The upsurge in banditry and the attendant killing of innocent people in Nigeria should serve as a wake-up call on our leaders to find lasting solution to the overwhelming national insecurity. Speaking during a recent panel discussion in Abuja on ‘the Economic and Social Impact of Insecurity on Education’ at the national dialogue on financing safe schools in Nigeria, Kaduna State Governor, Mallam Nasir el-Rufai, restated his opposition to negotiating with bandits. According to him, they deserve death, not ransom. “Nobody living in the forest is innocent, and we must kill them all,” he said.
We commend the governor for his boldness. His state, Kaduna, has been the epicentre of banditry in recent times. Recently, some 23 students of Greenfield University in Kaduna were abducted from their school. The kidnappers demanded a ransom of N800 million. In an unprovoked, vile and wicked act, the bandits killed three of the students on April 23. On Monday when the nation was yet to come out of the trauma, the abductors killed two more students. They have threatened to kill more if their demand was not met. The hoodlums even rejected the N15 million the Greenfield authorities pledged to pay and insisted that it must be N800 million.
Also, 39 students of the Federal College of Forestry Mechanisation in Kaduna State were abducted in March. The assailants also demanded huge ransom. So far, they only released 10 of the students while the remaining 29 are still in custody. Across the country, it has been a tale of woe for many Nigerians. In Niger, Zamfara, Nasarawa and many others, hundreds of citizens have been kidnapped and sometimes killed for no justifiable reason. It is only in an animal kingdom where there is no rule or order that this type of savagery happens.
In civilised societies, there are rules governing human relationships. Good enough, the Nigeria Police personnel are there to enforce these rules and instill order in the society. Any society that defaults in maintaining the set rules reaps anarchy and chaos. Thus, the primary duty of any government is to maintain law and order and protect life and property. That is why the government, in an ideal situation, has the monopoly of the instruments of violence. This is to enable it whip any outlaw or recalcitrant person into line. Unfortunately, this is no longer the case in Nigeria. Might is gradually becoming right as bandits continue to terrorise innocent citizens almost on a daily basis. The situation is so scary that the United States recently issued travel advisory, warning her citizens against travelling to some parts of Nigeria. The rest of the world watches in horror as Nigeria slides into anarchy.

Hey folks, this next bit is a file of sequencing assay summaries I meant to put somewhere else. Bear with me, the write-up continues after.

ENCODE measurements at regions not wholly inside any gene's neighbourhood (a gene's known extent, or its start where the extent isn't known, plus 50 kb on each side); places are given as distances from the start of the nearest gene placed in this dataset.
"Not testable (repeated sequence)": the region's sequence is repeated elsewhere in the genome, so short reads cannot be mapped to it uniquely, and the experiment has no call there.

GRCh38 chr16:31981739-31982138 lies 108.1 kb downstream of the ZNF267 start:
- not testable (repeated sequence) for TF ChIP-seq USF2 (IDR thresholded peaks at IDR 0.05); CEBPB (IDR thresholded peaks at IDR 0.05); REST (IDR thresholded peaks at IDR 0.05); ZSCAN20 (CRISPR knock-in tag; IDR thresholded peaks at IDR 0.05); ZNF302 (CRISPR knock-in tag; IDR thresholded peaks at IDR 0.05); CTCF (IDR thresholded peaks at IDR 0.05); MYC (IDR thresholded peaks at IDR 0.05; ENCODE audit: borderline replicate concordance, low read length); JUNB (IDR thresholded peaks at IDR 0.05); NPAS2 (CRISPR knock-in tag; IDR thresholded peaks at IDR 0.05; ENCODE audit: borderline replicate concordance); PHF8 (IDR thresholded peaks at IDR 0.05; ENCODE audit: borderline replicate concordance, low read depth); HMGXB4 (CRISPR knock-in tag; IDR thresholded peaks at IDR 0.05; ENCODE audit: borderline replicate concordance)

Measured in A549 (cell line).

Failure of the government to arrest the ugly trend has pushed some Nigerians to canvass negotiating with bandits and offering them amnesty. People like the Islamic scholar, Sheikh Abubakar Gumi, are of the strong view that negotiating with bandits will help to stop their evil act. We do not think so. As el-Rufai had noted, negotiating and paying ransom to the bandits would not make them stop their criminal activities. It will rather empower them to do the more. With the ransom, they can buy more sophisticated weapons to ply their nefarious trade and take full control of more Nigerian territories. They will also become more emboldened to confront any force that challenges them. It is sad that the government wasted time in tackling the growing menace. Now, the situation appears to have gone out of control.
We believe there is still hope for redemption. At this point, the government should seek foreign assistance in tackling the spate of insecurity in the country. There is no need to hide a malignant sore threatening the fabric of the nation. Some countries that have gone through this type of experience can offer valuable advice and weapons.
The Federal Government should go all out against bandits and terrorists in the country. President Muhammadu Buhari was on point when he recently directed the deployment of fiercest show of legitimate force against bandits, saying such criminality would be fought with all the resources available to the country. To do it effectively, the military and the police should be well equipped to confront the criminals. Security operatives know the hideout of some of these hoodlums. They should take the war to them rather than reacting when the deed is already done.
To effectively tame the criminals, there is need to put more emphasis on intelligence gathering and sharing among the security forces. Training and retraining of troops, especially on counter insurgency, must also be prioritised.
Government should also redouble efforts to reduce unemployment and poverty. These are some of the triggers of insecurity that the country is experiencing today. We cannot convincingly win the war against insurgency and banditry when millions of Nigerians are living in extreme poverty.
Besides, all Nigerians should be involved in the efforts to tackle insecurity. Therefore, any person with relevant information on the movement and operations of criminals must divulge it to security agencies. Above all, good governance, which entails tackling poverty, unemployment and corruption, is vital to ending the general insecurity.